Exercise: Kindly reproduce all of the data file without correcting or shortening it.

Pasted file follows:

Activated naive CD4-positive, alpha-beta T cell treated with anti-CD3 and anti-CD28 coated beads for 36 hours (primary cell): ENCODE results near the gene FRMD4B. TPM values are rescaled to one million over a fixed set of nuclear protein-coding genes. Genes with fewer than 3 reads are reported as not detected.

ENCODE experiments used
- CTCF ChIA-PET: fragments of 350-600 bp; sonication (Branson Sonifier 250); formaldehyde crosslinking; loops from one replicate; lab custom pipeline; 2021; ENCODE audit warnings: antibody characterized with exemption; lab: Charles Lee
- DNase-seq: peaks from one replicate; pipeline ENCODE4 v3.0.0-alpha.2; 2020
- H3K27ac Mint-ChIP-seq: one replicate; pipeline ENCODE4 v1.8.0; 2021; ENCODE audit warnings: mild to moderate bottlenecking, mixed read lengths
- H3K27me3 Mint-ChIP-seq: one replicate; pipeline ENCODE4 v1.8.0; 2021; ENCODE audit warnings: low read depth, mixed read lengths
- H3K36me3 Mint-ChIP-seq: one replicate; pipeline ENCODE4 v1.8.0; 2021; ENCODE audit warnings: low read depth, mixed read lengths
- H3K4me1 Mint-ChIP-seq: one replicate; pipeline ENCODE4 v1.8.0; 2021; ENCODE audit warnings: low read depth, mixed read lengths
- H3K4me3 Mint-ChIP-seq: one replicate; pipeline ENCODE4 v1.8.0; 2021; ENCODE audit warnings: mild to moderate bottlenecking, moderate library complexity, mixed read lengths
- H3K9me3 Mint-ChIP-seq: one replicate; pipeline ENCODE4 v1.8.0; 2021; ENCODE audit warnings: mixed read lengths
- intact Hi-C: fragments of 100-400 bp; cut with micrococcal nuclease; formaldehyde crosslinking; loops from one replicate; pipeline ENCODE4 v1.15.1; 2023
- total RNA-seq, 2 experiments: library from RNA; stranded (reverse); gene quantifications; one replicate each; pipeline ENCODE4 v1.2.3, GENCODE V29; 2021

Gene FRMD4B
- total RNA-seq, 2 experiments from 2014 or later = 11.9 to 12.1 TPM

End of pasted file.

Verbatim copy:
Activated naive CD4-positive, alpha-beta T cell treated with anti-CD3 and anti-CD28 coated beads for 36 hours (primary cell): ENCODE results near the gene FRMD4B. TPM values are rescaled to one million over a fixed set of nuclear protein-coding genes. Genes with fewer than 3 reads are reported as not detected.

ENCODE experiments used
- CTCF ChIA-PET: fragments of 350-600 bp; sonication (Branson Sonifier 250); formaldehyde crosslinking; loops from one replicate; lab custom pipeline; 2021; ENCODE audit warnings: antibody characterized with exemption; lab: Charles Lee
- DNase-seq: peaks from one replicate; pipeline ENCODE4 v3.0.0-alpha.2; 2020
- H3K27ac Mint-ChIP-seq: one replicate; pipeline ENCODE4 v1.8.0; 2021; ENCODE audit warnings: mild to moderate bottlenecking, mixed read lengths
- H3K27me3 Mint-ChIP-seq: one replicate; pipeline ENCODE4 v1.8.0; 2021; ENCODE audit warnings: low read depth, mixed read lengths
- H3K36me3 Mint-ChIP-seq: one replicate; pipeline ENCODE4 v1.8.0; 2021; ENCODE audit warnings: low read depth, mixed read lengths
- H3K4me1 Mint-ChIP-seq: one replicate; pipeline ENCODE4 v1.8.0; 2021; ENCODE audit warnings: low read depth, mixed read lengths
- H3K4me3 Mint-ChIP-seq: one replicate; pipeline ENCODE4 v1.8.0; 2021; ENCODE audit warnings: mild to moderate bottlenecking, moderate library complexity, mixed read lengths
- H3K9me3 Mint-ChIP-seq: one replicate; pipeline ENCODE4 v1.8.0; 2021; ENCODE audit warnings: mixed read lengths
- intact Hi-C: fragments of 100-400 bp; cut with micrococcal nuclease; formaldehyde crosslinking; loops from one replicate; pipeline ENCODE4 v1.15.1; 2023
- total RNA-seq, 2 experiments: library from RNA; stranded (reverse); gene quantifications; one replicate each; pipeline ENCODE4 v1.2.3, GENCODE V29; 2021

Gene FRMD4B
- total RNA-seq, 2 experiments from 2014 or later = 11.9 to 12.1 TPM